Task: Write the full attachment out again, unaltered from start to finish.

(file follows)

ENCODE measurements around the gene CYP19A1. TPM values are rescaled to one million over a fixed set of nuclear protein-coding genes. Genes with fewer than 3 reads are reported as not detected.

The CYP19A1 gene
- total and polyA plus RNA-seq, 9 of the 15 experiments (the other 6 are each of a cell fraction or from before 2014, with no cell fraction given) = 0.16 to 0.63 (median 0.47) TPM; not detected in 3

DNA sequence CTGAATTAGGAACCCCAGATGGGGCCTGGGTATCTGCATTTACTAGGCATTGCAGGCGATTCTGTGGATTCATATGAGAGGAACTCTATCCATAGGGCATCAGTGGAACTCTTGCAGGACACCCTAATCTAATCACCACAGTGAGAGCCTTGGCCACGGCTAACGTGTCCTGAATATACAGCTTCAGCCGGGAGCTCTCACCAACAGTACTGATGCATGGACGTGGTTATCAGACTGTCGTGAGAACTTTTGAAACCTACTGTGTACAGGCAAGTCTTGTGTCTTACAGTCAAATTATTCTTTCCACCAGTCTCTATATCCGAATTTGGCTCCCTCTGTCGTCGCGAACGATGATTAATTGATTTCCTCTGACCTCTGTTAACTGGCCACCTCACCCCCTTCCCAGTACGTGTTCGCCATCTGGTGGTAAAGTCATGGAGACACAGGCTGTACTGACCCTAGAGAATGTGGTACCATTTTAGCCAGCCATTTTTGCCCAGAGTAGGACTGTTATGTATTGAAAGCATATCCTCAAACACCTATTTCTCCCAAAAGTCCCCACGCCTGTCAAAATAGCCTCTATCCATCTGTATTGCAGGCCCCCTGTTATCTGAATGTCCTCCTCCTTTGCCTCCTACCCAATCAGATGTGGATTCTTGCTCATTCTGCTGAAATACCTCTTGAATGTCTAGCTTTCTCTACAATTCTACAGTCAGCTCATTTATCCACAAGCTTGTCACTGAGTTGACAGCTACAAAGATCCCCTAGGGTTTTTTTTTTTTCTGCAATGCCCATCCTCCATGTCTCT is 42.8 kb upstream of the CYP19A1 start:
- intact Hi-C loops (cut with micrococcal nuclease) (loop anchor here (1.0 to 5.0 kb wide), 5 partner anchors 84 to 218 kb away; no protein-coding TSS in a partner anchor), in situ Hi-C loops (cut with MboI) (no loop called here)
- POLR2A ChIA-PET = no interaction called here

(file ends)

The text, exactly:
ENCODE measurements around the gene CYP19A1. TPM values are rescaled to one million over a fixed set of nuclear protein-coding genes. Genes with fewer than 3 reads are reported as not detected.

The CYP19A1 gene
- total and polyA plus RNA-seq, 9 of the 15 experiments (the other 6 are each of a cell fraction or from before 2014, with no cell fraction given) = 0.16 to 0.63 (median 0.47) TPM; not detected in 3

DNA sequence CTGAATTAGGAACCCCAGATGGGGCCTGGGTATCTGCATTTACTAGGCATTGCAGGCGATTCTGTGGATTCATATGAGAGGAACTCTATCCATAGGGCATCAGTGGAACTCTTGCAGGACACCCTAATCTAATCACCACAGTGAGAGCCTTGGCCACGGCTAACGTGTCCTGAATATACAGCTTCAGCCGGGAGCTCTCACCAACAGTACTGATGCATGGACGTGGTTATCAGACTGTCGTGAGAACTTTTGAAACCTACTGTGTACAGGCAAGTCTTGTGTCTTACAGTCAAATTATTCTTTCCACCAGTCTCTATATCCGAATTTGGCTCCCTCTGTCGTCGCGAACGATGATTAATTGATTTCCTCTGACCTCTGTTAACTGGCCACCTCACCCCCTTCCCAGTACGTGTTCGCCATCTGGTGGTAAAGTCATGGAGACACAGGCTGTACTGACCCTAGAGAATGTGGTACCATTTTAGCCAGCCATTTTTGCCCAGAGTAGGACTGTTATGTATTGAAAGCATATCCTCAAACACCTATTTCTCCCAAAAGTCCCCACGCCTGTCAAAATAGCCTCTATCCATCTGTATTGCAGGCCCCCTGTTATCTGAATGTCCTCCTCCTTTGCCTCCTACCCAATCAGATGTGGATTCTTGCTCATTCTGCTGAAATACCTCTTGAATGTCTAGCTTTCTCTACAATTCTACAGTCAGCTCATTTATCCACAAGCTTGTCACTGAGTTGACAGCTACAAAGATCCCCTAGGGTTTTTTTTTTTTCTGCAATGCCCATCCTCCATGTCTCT is 42.8 kb upstream of the CYP19A1 start:
- intact Hi-C loops (cut with micrococcal nuclease) (loop anchor here (1.0 to 5.0 kb wide), 5 partner anchors 84 to 218 kb away; no protein-coding TSS in a partner anchor), in situ Hi-C loops (cut with MboI) (no loop called here)
- POLR2A ChIA-PET = no interaction called here